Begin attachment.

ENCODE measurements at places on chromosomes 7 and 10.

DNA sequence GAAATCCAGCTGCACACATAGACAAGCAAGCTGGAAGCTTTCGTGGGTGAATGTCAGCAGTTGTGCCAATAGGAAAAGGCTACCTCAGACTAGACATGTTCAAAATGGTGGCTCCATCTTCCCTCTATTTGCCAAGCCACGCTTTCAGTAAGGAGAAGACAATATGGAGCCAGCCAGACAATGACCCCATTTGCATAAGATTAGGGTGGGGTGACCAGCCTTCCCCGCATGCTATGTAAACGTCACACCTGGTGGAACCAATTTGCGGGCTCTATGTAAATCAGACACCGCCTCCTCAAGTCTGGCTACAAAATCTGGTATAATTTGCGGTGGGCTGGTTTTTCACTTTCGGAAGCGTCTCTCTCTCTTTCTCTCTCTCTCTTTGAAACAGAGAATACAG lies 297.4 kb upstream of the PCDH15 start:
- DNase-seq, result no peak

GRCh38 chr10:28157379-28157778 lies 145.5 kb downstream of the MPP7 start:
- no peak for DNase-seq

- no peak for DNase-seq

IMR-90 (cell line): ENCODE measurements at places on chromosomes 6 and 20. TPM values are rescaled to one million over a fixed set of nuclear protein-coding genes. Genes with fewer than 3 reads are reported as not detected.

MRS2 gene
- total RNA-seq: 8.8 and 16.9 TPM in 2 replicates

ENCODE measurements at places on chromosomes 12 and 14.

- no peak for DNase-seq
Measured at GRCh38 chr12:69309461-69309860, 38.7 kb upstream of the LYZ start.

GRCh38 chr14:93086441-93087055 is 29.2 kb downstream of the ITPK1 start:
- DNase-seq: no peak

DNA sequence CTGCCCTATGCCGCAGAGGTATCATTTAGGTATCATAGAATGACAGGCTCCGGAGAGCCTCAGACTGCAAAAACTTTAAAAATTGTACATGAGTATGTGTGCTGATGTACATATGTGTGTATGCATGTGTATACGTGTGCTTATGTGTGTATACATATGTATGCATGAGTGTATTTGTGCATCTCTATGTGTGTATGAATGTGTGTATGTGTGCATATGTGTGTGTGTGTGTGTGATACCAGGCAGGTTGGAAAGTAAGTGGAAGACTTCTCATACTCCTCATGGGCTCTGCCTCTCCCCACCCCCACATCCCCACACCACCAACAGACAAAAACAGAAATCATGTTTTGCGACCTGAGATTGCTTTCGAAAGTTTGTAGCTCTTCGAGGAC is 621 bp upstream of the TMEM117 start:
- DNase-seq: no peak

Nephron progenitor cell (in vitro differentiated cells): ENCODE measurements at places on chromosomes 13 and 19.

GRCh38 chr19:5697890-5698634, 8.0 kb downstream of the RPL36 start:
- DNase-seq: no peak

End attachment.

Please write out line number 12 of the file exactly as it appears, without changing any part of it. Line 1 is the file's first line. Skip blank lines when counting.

Measured at GRCh38 chr12:69309461-69309860, 38.7 kb upstream of the LYZ start.